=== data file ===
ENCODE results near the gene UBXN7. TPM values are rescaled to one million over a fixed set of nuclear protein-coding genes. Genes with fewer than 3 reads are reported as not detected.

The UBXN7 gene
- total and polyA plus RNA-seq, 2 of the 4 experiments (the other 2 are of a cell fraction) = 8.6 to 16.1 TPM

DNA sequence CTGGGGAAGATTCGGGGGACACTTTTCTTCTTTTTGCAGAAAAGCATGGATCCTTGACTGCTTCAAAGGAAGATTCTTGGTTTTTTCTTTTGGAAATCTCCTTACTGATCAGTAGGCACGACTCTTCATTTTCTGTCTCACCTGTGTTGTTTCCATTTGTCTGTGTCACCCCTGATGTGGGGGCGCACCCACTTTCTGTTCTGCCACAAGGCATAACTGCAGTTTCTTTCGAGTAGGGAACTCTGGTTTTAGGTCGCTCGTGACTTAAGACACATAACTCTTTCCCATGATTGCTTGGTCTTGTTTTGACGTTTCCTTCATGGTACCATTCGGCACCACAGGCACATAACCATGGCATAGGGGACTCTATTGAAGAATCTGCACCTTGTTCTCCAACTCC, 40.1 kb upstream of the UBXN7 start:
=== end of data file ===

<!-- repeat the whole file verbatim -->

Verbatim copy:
ENCODE results near the gene UBXN7. TPM values are rescaled to one million over a fixed set of nuclear protein-coding genes. Genes with fewer than 3 reads are reported as not detected.

The UBXN7 gene
- total and polyA plus RNA-seq, 2 of the 4 experiments (the other 2 are of a cell fraction) = 8.6 to 16.1 TPM

DNA sequence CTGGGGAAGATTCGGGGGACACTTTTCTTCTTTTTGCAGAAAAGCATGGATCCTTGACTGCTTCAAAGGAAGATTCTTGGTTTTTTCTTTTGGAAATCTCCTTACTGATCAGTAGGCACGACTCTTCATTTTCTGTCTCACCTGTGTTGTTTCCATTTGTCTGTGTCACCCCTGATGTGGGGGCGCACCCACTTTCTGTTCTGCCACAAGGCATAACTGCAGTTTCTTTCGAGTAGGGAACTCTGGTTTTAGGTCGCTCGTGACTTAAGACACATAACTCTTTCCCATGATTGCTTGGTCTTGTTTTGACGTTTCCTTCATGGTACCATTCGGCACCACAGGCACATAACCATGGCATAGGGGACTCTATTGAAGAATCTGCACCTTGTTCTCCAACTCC, 40.1 kb upstream of the UBXN7 start: